Sometimes sticks and logs would fall of the carts as they burned, setting fire to the 1-inch carpet of confetti that stretched down the street. Marchers would proceed calmly onward, stomping over and on the burning sticks and piles of confetti.
And the carts – what an absolute spectacle. You’d see the tops of the flames first, and the hurricane of embers they shot flying up into the night sky. The flames went so high it was a miracle they didn’t melt the tram lines.
Then a cart would come by, blazing with flames, and you’d feel the heat, then inhale the smoke, and then swat stray embers out of your eyes and off your shoulders.
In researching this festival, it seems it dates back to pagan times; in addition to driving out evil spirits, the flames were meant to symbolize the sun and the coming summer (I think) as a means to drive out winter. Whether or not a flaming hay bale did roll down a hill and into the river, I know not. As soon as the final cart ambled by, we decided to beat the crowds to the train. This involved a rather worrying adventure, trying to make our way through the crowd of people who remained standing on the parade path. I felt like a little virus wriggling my way through a cell membrane and being fought off by a staunch ensemble of unmoving white blood cells with elbows. I could feel the relief once we’d all emerged safely on the other side of the emergency exit arch.
From there, we piled onto a packed train that deposited us back at SBB around 8:30 and we all parted ways until our next rendez-vous, a mere 7 hours later.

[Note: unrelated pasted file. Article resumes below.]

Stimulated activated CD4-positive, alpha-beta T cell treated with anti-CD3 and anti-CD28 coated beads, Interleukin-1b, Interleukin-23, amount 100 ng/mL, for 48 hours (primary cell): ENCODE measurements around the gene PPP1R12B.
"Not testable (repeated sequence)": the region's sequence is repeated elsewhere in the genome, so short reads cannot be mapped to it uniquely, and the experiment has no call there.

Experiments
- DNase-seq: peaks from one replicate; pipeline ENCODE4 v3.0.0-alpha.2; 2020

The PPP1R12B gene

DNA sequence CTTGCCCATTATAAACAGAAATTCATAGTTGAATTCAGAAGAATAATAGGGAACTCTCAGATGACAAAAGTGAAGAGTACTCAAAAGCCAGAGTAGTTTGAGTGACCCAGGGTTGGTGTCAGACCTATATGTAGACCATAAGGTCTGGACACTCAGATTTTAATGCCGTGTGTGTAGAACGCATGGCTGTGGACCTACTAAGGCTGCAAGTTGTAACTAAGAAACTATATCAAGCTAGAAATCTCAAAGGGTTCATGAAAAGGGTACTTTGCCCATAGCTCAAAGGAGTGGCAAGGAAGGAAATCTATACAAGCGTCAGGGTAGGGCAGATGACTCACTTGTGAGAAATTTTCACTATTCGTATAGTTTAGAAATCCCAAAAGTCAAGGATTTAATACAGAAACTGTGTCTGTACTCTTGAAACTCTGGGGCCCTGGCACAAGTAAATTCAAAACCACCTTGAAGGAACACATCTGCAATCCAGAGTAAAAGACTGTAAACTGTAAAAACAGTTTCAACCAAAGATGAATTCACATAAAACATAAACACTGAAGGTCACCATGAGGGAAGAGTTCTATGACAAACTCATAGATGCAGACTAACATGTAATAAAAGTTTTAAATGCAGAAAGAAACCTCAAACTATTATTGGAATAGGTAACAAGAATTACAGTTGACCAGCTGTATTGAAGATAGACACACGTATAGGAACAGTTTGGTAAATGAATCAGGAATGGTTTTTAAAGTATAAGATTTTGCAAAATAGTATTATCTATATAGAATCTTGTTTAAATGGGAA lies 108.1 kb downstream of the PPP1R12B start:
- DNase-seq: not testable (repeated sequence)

Once home, preparations were made for a 2am wakeup: the automatic coffee timer was set, Fasnacht pins (Blaggedde) fastened to coat lapels, layers of clothing set out on the dresser.
Last year, waking up at 2am felt like a drag, maybe because we didn’t know what to expect from Morgestreich, the 4am parade that kicks off Fasnacht celebrations. This year, knowing the excitement, it felt more like a tradition and I felt more energized. We packed thermoses of coffee and mimosas, I layered on several shirts and long underwear, and we caught an already-crowded 16 tram to where it dropped us at Theater, the closest stop we could get to. (During Fasnacht, the inner-stadt/inner-city of Basel is closed to trams.)
We arrived at a fountain at Rumelizplatz at 3:10am and faced a relatively quiet street. By 3:30, it was thrumming with pedestrians pouring in from the train station. Our friends in Aesch were among the crowd; while trains usually discontinue around 12:50 in the morning and restart again after 5am, on Morgestreich there’s one extra train from Aesch around 2:50.
We crammed in along the curb with the crowds, and around 3:58, the shushing began. All the hum and excitement, the people doing shots, the laughter and the chatter disappeared and everything went silent. In the street in front of us were lanterns and piccolo players in Harlequin dress, and drummers, all waiting on the call. At 3:59 and several seconds, from somewhere in the back alleys came the shout, “Morgestreich, vorwards march!” And at 4am exactly, all of the lights in the city go out and on cue, the piccolos pipe up and the cliques begin a march that lasts the morning and mostly consists of playing the same song over and over again, which I believe is called “Morgestreich”. As an onlooker, you get to see all of the lanterns they’ve worked to prepare, with many of them the result of hundreds of hours of careful hand-painting.
From what I understand, Fasnacht works like this. Each year, there is a theme, which is echoed in the design of the pin. This year’s pin, for example, features a metronome and three of the Fasnacht carnival figures: the Waggis (a caricature of an Alsacian peasant), the Harlequin, and the Ueli (sort of a jester figure with bells). The motto of the plaque is Zämme im Taggt, celebrating everything about carnival being “back in time” again since the pandemic; all of the events are back on and COVID restrictions are lifted.